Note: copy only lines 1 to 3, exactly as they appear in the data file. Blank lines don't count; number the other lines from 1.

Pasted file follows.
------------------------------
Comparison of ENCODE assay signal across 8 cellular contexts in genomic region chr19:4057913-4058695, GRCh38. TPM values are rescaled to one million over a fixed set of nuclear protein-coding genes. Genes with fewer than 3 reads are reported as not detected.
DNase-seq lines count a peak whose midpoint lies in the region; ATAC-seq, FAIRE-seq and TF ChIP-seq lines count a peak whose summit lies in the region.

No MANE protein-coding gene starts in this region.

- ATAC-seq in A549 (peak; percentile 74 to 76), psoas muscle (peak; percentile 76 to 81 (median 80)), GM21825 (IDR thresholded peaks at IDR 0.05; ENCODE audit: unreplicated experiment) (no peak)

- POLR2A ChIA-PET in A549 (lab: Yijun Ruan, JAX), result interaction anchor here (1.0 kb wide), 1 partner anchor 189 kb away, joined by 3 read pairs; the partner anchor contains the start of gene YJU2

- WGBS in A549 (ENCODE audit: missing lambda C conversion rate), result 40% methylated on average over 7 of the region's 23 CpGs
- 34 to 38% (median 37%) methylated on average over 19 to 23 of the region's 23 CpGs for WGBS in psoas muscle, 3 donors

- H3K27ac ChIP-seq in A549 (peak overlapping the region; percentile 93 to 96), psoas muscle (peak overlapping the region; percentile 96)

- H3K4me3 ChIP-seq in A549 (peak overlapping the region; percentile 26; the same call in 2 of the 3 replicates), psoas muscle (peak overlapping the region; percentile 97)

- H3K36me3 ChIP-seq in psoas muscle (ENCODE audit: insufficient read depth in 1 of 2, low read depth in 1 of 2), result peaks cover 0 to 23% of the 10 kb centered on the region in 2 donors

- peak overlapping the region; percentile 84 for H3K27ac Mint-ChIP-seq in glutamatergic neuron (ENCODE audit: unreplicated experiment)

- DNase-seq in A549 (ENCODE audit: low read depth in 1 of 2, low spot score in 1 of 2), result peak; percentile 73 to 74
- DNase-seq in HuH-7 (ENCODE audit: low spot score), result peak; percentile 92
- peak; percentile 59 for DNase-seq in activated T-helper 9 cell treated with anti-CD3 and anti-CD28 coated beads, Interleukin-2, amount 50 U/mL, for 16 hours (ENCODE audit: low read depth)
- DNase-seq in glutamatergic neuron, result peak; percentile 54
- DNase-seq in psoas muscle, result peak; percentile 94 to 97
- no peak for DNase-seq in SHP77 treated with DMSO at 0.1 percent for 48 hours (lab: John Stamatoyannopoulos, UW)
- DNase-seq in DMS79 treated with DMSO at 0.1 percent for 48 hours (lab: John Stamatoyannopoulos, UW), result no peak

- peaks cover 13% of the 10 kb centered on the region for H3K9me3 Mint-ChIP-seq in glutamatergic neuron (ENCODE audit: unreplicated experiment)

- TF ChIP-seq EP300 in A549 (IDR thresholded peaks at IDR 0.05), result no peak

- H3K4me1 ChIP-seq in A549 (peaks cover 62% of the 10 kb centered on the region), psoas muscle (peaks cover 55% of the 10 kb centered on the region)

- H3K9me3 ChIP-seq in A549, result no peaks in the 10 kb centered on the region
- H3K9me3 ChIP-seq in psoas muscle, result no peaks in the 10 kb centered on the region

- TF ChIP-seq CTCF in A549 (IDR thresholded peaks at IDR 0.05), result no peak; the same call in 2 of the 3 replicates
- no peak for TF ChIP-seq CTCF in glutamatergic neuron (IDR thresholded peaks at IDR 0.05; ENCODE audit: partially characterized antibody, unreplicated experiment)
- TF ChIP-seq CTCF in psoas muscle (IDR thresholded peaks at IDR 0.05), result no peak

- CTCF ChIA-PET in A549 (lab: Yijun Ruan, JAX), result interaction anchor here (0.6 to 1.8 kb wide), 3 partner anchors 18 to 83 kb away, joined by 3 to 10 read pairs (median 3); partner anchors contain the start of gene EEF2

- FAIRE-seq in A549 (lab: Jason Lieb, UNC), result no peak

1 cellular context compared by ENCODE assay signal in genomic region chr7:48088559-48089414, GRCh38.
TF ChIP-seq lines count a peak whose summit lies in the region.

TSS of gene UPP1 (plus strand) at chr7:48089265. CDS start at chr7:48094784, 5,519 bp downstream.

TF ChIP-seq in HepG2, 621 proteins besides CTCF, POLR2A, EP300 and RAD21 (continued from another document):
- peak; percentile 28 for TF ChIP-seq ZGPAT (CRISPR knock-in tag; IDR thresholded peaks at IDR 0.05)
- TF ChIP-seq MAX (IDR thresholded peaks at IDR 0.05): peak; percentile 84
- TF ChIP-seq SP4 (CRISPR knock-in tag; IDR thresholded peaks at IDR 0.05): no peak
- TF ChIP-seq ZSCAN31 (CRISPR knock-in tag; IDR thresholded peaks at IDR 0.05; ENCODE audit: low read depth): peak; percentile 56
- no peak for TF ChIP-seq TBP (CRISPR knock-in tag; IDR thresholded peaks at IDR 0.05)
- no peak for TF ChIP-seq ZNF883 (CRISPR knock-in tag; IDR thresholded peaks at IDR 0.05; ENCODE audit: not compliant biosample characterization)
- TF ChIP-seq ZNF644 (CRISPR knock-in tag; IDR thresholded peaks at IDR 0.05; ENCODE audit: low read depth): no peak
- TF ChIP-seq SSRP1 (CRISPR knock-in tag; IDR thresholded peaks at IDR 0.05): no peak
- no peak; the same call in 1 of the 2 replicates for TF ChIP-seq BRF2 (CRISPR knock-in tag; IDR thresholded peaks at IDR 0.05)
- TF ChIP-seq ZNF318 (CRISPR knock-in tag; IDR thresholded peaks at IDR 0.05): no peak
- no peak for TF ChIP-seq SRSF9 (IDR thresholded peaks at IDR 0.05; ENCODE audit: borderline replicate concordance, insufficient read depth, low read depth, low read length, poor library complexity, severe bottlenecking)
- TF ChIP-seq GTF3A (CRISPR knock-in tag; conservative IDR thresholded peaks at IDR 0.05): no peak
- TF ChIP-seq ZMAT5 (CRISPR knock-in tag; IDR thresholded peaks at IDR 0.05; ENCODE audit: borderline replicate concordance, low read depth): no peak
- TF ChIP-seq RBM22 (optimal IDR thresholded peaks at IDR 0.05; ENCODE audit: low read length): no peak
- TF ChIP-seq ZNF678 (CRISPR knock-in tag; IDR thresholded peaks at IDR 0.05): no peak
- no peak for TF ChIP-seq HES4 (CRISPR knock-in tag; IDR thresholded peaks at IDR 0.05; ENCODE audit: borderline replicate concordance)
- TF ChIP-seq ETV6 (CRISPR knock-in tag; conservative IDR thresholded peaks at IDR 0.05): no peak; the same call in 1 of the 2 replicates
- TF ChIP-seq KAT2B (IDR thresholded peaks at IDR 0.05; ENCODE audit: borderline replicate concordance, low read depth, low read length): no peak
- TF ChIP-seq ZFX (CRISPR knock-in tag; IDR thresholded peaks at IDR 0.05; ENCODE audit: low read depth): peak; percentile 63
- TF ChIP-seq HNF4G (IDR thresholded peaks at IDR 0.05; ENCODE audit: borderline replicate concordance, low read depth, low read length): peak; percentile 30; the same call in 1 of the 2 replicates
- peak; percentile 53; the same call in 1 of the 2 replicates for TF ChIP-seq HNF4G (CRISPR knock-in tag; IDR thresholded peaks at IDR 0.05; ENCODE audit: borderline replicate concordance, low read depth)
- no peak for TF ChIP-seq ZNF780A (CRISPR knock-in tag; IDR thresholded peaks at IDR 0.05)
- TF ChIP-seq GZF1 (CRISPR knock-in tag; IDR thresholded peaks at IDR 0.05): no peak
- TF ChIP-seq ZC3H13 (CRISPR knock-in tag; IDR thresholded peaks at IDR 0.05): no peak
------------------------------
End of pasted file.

Comparison of ENCODE assay signal across 8 cellular contexts in genomic region chr19:4057913-4058695, GRCh38. TPM values are rescaled to one million over a fixed set of nuclear protein-coding genes. Genes with fewer than 3 reads are reported as not detected.
DNase-seq lines count a peak whose midpoint lies in the region; ATAC-seq, FAIRE-seq and TF ChIP-seq lines count a peak whose summit lies in the region.

No MANE protein-coding gene starts in this region.